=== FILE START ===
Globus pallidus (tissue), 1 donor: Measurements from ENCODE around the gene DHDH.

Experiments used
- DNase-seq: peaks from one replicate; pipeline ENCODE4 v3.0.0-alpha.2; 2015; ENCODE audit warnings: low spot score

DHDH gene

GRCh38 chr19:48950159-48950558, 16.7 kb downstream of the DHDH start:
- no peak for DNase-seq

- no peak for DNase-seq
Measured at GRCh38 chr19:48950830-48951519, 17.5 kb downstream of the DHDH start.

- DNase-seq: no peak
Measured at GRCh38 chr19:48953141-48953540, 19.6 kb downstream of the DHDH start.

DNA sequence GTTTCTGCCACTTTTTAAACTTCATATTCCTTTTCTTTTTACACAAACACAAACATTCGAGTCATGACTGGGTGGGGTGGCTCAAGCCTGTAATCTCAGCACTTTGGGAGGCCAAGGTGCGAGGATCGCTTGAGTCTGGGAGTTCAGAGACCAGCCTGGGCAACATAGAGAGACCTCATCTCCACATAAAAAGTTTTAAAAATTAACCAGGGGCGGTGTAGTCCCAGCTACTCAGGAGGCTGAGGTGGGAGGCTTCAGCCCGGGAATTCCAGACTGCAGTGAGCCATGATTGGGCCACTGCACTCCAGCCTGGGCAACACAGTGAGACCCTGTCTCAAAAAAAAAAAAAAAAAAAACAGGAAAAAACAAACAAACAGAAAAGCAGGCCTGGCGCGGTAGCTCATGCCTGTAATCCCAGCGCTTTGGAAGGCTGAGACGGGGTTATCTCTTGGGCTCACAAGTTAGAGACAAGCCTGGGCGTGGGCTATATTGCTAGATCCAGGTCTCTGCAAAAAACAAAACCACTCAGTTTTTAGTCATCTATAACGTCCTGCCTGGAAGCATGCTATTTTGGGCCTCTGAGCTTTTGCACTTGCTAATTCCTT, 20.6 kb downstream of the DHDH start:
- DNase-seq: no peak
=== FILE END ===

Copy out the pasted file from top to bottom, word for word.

Globus pallidus (tissue), 1 donor: Measurements from ENCODE around the gene DHDH.

Experiments used
- DNase-seq: peaks from one replicate; pipeline ENCODE4 v3.0.0-alpha.2; 2015; ENCODE audit warnings: low spot score

DHDH gene

GRCh38 chr19:48950159-48950558, 16.7 kb downstream of the DHDH start:
- no peak for DNase-seq

- no peak for DNase-seq
Measured at GRCh38 chr19:48950830-48951519, 17.5 kb downstream of the DHDH start.

- DNase-seq: no peak
Measured at GRCh38 chr19:48953141-48953540, 19.6 kb downstream of the DHDH start.

DNA sequence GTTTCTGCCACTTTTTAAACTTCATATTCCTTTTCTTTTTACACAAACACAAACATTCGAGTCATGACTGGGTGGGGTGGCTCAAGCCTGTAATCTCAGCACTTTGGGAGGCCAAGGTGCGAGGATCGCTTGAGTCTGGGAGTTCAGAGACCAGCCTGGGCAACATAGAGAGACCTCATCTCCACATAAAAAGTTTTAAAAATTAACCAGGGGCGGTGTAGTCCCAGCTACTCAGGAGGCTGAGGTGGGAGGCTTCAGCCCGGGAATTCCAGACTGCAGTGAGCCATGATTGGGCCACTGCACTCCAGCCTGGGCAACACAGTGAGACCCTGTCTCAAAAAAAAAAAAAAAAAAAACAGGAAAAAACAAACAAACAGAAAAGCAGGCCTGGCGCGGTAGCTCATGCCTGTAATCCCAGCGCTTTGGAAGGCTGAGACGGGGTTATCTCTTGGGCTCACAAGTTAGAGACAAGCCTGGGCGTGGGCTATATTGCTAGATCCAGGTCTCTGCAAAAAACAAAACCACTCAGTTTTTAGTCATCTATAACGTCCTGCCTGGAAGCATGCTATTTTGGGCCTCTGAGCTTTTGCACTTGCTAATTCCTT, 20.6 kb downstream of the DHDH start:
- DNase-seq: no peak